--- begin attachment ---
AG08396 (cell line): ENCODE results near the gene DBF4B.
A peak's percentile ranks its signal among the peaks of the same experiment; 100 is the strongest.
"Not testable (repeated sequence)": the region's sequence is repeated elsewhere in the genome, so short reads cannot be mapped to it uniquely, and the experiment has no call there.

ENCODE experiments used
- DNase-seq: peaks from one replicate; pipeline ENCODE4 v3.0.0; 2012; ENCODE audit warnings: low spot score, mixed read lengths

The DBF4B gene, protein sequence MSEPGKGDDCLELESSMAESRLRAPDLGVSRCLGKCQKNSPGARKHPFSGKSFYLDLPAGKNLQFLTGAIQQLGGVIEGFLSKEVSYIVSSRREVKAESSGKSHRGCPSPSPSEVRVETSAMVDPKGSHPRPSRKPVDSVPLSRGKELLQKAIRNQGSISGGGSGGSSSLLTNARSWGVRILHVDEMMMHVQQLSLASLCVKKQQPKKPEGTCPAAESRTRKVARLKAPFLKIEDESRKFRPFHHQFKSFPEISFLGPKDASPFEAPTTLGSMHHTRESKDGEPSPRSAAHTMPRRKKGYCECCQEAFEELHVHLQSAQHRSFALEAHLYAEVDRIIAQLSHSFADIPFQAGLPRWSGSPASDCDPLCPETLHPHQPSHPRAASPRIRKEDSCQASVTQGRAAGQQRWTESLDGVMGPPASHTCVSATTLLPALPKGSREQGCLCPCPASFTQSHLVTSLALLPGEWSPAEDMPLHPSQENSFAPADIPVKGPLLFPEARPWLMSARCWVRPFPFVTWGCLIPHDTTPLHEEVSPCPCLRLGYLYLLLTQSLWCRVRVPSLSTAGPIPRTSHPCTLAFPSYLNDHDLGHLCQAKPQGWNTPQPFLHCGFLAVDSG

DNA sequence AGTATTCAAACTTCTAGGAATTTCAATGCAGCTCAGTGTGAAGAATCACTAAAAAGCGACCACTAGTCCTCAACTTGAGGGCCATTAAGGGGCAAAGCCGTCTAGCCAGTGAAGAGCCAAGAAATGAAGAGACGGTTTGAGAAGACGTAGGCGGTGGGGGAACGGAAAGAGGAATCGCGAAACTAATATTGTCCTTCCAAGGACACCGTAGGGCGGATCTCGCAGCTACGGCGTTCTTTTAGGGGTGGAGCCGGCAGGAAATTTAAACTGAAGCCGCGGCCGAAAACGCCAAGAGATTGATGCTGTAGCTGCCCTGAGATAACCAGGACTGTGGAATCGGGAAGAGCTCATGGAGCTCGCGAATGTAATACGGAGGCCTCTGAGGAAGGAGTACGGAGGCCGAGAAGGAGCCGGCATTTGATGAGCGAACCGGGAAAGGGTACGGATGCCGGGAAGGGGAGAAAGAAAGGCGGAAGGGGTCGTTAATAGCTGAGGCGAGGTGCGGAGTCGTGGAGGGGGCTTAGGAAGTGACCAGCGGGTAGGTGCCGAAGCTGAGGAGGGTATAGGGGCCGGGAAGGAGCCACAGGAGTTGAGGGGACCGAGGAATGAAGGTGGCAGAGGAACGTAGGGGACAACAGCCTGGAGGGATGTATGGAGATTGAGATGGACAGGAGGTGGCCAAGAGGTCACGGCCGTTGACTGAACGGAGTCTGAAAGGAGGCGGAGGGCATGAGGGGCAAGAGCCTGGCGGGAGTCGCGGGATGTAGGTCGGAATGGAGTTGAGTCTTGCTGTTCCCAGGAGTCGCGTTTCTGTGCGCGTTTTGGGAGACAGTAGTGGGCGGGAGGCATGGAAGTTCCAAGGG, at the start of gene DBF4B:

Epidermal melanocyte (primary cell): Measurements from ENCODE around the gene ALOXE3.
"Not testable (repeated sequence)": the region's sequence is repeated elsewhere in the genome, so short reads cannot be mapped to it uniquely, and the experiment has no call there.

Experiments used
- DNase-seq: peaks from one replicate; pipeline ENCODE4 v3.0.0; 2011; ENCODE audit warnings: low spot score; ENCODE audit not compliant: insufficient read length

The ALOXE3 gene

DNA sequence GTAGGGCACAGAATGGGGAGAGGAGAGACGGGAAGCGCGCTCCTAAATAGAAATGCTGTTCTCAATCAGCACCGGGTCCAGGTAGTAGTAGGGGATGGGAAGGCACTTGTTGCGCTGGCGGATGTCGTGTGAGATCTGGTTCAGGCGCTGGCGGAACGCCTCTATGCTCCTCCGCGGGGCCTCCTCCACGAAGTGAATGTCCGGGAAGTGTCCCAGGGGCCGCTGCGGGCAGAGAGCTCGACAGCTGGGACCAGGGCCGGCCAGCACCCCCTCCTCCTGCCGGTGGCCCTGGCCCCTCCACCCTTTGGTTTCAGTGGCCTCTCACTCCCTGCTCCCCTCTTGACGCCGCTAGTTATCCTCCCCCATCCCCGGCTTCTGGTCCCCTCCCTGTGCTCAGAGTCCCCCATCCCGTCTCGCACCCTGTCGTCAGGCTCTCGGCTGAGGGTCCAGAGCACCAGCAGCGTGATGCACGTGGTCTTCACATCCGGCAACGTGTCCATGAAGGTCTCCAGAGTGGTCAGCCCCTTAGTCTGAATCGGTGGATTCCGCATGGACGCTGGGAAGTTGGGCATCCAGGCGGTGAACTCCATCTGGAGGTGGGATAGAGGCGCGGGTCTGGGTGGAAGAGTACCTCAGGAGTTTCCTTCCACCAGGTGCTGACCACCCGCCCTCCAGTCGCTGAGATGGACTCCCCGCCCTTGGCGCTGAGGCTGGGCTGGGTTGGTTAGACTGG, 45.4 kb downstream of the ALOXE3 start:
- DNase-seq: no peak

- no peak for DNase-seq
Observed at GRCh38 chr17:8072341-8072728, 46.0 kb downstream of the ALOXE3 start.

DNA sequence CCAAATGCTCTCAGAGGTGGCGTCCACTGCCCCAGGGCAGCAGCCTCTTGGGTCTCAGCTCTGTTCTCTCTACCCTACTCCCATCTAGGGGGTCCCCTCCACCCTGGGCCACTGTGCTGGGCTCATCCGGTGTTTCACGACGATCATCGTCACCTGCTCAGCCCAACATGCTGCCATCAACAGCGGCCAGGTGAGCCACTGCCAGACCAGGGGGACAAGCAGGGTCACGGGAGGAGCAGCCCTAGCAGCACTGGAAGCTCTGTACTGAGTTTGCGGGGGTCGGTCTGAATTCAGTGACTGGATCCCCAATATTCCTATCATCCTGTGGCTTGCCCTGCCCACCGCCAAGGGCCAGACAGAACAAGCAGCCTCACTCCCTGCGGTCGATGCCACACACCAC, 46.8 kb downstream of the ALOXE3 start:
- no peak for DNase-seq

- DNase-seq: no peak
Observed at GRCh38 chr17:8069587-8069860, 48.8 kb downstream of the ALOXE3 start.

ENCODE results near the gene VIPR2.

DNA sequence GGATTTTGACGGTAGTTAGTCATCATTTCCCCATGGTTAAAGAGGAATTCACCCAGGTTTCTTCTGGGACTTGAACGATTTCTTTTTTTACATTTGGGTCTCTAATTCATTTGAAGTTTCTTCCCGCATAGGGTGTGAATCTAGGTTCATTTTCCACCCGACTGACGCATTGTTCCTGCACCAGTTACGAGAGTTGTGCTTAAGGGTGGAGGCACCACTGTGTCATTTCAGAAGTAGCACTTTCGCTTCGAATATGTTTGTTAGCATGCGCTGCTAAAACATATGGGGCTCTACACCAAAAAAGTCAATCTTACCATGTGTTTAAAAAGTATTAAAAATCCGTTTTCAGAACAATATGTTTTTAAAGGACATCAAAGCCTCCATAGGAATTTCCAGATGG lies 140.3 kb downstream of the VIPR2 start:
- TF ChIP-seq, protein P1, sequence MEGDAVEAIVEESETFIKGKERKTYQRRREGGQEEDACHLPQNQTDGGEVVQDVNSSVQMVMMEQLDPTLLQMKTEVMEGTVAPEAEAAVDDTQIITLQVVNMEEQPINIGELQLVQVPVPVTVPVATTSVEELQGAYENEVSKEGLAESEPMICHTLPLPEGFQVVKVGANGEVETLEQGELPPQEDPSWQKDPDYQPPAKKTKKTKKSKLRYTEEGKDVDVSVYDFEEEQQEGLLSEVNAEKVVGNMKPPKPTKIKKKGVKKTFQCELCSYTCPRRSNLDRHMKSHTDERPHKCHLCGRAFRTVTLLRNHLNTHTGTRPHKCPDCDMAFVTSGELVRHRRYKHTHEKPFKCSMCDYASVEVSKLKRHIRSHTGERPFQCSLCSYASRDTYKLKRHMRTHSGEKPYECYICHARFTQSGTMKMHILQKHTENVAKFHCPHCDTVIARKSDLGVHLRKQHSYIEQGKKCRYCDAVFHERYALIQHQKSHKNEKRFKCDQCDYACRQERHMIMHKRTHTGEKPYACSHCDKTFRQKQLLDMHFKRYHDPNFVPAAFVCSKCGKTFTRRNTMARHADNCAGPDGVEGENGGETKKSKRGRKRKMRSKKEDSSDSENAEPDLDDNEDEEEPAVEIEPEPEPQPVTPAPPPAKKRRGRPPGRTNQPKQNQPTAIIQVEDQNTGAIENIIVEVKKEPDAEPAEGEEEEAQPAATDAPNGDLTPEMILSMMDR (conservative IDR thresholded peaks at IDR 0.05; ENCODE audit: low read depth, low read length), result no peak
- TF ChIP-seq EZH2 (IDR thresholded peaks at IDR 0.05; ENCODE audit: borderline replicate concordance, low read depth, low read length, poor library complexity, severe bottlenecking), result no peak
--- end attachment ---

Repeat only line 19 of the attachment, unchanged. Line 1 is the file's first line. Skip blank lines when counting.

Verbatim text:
- DNase-seq: no peak